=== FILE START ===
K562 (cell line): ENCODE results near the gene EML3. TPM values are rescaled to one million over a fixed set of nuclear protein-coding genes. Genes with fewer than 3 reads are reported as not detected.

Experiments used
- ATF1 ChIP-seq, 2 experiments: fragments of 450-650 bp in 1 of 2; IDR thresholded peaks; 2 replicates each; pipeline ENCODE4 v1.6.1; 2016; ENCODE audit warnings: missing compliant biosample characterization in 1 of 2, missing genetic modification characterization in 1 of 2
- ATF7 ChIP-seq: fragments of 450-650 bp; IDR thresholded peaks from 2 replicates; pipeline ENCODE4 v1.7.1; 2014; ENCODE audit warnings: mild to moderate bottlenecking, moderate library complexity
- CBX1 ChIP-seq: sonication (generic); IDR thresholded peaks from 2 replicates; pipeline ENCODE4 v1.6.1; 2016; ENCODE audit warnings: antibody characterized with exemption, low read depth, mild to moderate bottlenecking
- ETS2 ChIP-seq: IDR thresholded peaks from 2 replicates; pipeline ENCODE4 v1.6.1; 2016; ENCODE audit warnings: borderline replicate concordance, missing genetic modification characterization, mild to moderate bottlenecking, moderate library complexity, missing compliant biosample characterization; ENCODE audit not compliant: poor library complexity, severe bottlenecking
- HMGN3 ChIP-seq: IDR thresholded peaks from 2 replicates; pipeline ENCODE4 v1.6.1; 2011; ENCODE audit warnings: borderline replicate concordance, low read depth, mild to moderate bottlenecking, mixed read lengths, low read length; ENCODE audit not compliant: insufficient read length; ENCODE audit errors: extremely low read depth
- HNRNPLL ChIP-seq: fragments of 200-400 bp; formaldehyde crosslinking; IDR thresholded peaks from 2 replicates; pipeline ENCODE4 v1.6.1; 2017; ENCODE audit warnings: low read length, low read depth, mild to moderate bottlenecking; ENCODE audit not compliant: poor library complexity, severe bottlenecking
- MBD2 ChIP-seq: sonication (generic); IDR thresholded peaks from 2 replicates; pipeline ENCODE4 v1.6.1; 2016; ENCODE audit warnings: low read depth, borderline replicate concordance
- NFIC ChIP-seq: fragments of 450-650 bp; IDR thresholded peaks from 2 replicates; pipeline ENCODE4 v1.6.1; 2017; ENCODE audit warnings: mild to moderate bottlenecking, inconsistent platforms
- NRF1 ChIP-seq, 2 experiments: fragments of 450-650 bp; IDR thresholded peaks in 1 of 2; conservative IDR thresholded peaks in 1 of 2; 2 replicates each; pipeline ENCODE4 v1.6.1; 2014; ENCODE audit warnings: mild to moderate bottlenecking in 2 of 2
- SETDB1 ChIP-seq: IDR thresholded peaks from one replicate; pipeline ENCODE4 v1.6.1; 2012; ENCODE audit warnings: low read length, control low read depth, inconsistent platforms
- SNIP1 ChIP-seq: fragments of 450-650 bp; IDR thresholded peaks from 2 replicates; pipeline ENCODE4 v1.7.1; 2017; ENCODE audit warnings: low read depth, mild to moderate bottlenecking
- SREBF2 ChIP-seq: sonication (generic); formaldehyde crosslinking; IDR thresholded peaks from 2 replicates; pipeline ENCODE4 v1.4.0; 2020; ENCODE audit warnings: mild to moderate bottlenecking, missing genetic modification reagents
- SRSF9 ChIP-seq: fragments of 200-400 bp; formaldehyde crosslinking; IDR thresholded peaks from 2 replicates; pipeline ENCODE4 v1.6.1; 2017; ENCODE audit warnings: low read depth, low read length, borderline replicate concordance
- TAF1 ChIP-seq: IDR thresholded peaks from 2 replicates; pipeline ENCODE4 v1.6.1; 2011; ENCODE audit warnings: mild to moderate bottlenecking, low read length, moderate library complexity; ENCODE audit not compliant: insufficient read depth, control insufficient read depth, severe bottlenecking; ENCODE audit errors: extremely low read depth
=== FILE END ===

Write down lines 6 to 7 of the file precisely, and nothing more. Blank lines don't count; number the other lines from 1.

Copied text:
- ETS2 ChIP-seq: IDR thresholded peaks from 2 replicates; pipeline ENCODE4 v1.6.1; 2016; ENCODE audit warnings: borderline replicate concordance, missing genetic modification characterization, mild to moderate bottlenecking, moderate library complexity, missing compliant biosample characterization; ENCODE audit not compliant: poor library complexity, severe bottlenecking
- HMGN3 ChIP-seq: IDR thresholded peaks from 2 replicates; pipeline ENCODE4 v1.6.1; 2011; ENCODE audit warnings: borderline replicate concordance, low read depth, mild to moderate bottlenecking, mixed read lengths, low read length; ENCODE audit not compliant: insufficient read length; ENCODE audit errors: extremely low read depth